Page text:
An employee negotiating their severance package with their boss

Can Other Employees Get a Better Severance Package?

Is your company offering you the best severance package possible? In this article we explain how negotiating for a severance package works.

At Gardner Employment Law, we provide services for almost every employment situation to help our clients secure the best result possible. If you need guidance on your severance package, give us a call.

Can You Get Less Severance Pay Than Coworkers?

Companies must pay the same amount of severance only if it is an employee benefit described in a written policy or handbook. Under Texas law, unless it is part of a benefit plan, an employer is not required to pay severance pay at all. The employer can decide whether an employee receives severance pay as well as the amount of severance pay. As we mentioned in “Is There a Right to Severance Pay,” there is no legal right to severance pay or even receiving the same severance pay as a coworker. 

If you are in the process of negotiating your severance package, you can gain leverage if you know the amount that coworkers have been paid. Contact a person who worked for the company, and ask how much he or she received in severance. Sometimes there is a confidentiality clause preventing the former employee from disclosing the amount. If you can discover how much severance was paid, this will be a bargaining chip. You can take the position that it is only “fair” that you receive the same amount. 

Secure Severance Before a Termination

Ideally, you want to have an agreement for the amount of severance in place long before you receive a notice of termination. The Wall Street Journal writes, “Severance is one important variable that you can and should negotiate as part of your job offer.” Severance packages are better than unemployment insurance. Because you don’t know what the future holds, a severance agreement will be your safety net if you are in a layoff or terminated without cause.

When you are first employed, you enter the “honeymoon period.” Your bargaining abilities with your employer are at their peak. Because the company wants you to stay and perform well, management may be willing to provide benefits as an enticement. In your contract, you and your employer can determine whether the severance pay will be a lump sum or paid over a period of time. Sometimes the amount will be based on years of employment. You could also secure health insurance, unpaid vacation time, extended time to exercise stock options, and executive transition services. These benefits will not prohibit you from receiving unemployment benefits or unemployment compensation from the government.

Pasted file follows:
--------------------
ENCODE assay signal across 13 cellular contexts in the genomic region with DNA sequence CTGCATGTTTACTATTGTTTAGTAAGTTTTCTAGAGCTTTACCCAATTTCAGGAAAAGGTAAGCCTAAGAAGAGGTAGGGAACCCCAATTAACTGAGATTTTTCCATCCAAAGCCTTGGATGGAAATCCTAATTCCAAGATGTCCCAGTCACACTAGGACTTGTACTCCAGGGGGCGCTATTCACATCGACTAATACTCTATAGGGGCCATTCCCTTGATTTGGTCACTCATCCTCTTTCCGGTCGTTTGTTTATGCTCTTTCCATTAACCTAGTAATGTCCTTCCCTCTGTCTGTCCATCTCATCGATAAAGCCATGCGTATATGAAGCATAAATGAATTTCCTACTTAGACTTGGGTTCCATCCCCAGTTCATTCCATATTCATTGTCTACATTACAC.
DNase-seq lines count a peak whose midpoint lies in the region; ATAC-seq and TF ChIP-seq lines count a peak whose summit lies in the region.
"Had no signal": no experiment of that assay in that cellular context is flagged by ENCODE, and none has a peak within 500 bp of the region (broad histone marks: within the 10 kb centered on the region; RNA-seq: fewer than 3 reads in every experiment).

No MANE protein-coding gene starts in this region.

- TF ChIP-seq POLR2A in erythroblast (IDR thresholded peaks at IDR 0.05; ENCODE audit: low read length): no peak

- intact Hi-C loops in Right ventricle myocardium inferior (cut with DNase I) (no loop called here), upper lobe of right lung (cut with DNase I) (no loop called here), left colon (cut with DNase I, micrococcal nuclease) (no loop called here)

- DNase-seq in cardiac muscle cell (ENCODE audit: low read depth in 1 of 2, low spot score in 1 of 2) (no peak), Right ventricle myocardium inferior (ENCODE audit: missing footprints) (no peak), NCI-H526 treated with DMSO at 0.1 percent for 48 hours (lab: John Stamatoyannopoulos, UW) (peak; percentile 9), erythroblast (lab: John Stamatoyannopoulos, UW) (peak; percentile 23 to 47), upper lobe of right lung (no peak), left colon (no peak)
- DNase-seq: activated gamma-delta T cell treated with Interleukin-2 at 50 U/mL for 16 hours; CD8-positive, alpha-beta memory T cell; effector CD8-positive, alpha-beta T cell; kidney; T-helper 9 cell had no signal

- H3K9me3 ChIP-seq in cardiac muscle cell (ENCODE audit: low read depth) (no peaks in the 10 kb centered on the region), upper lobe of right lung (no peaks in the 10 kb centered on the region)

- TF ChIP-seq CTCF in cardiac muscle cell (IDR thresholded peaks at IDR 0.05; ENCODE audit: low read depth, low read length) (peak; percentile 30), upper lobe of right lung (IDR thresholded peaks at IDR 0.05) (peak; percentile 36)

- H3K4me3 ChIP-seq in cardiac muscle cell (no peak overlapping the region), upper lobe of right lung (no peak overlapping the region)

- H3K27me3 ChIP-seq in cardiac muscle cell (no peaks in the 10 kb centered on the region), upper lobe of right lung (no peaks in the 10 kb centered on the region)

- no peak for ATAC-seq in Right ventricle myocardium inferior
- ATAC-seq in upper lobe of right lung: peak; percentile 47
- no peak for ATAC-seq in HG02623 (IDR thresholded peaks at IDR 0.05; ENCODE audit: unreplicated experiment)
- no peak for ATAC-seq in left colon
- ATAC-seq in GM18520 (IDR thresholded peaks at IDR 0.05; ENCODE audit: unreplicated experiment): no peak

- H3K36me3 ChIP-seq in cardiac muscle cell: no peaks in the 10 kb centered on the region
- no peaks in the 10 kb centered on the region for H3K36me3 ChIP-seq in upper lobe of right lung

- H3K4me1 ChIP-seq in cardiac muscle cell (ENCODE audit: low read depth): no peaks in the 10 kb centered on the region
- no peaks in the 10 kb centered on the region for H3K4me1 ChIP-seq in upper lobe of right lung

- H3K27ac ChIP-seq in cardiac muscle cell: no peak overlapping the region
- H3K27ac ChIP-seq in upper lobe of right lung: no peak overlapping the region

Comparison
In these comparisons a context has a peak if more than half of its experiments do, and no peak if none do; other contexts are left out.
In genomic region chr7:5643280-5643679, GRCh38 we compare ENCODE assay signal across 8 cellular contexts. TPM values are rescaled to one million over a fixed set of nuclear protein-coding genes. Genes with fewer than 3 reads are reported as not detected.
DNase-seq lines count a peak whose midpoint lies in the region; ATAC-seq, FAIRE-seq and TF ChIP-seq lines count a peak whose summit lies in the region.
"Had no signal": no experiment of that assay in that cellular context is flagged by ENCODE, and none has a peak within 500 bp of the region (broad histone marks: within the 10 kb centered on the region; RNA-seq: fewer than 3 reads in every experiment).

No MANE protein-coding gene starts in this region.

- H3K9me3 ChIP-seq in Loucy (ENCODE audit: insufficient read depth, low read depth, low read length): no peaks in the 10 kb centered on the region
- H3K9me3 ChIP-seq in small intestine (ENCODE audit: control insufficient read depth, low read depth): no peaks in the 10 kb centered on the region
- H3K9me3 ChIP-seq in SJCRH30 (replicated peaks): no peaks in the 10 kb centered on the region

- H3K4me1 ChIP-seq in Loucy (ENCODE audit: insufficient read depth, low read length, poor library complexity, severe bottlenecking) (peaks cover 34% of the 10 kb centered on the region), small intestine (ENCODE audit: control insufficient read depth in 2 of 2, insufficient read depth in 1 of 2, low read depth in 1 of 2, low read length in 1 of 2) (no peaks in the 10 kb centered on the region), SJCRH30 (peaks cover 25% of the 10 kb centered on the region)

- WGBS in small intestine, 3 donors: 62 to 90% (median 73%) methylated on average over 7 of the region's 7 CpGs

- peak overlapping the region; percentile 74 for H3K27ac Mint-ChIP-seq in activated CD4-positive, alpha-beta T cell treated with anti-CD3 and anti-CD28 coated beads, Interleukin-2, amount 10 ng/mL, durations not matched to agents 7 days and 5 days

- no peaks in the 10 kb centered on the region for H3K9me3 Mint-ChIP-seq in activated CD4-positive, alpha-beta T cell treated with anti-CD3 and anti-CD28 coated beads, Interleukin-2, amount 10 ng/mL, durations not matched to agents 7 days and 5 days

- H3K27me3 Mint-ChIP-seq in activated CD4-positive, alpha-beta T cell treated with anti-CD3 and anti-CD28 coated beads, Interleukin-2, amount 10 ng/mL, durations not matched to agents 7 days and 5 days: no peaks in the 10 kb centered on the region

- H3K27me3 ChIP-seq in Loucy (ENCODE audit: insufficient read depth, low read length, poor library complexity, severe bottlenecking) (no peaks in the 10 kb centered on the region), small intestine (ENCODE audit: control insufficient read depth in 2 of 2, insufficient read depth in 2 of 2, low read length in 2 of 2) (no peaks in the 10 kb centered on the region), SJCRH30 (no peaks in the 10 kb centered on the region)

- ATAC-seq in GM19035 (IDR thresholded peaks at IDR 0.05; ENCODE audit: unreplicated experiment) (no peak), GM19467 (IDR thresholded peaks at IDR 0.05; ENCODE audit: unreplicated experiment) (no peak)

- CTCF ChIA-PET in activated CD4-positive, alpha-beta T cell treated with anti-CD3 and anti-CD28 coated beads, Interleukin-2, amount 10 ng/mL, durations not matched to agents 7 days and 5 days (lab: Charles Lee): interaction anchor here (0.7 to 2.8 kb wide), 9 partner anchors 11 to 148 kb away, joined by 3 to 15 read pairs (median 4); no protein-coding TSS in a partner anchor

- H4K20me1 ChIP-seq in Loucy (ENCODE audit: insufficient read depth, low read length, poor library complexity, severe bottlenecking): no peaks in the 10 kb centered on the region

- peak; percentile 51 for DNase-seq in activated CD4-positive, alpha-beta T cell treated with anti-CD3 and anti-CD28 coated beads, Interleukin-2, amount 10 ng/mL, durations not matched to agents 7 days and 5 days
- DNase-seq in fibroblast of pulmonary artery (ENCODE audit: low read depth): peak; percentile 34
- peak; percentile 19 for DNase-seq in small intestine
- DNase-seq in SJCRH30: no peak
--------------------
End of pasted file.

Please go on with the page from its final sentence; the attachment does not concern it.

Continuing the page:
Negotiating Severance Pay Packages

Negotiating severance pay is all about leverage. As we discuss in “Negotiating for More Severance Pay,” you are trying to strike a bargained-for exchange, which is the foundation of any contract. Regarding employment contracts and severance agreements, both the employer and the employee seek some benefit from the agreement. 

Offering the employer some value is key to getting the severance amount that you want. Some examples of benefits that you can offer the employer include:

  • Providing training or expertise to assist whoever replaces you when you leave;
  • Signing a legal release, which waives your right to file suit against the company;
  • Signing a confidentiality agreement, non-disclosure agreement, or non-compete.

When an executive is terminated, employers avoid publicity or drama. Management wants to ensure that the company will be in just as good a position as before you left. You can use this knowledge as leverage in the negotiation process. You can find numerous articles and books on the subject of negotiations, which can be a vast subject.

There are additional factors to consider. Just like when you negotiate a raise or promotion, you want to remind the employer of your positive qualities. Don’t shy away from mentioning your successes and what you have done for the company. Mention your number of years working at the company or successful projects you undertook. The better perception your employer has of you, the more bargaining power at your disposal.

Hone Your Severance Strategy

Because neither Texas law nor the Fair Labor Standards Act guarantees severance pay, it is up to you to negotiate the best severance possible. Before you sign any agreement, talk with an experienced employment attorney to ensure that you are well prepared. Give us a call today to secure a lucrative severance package.

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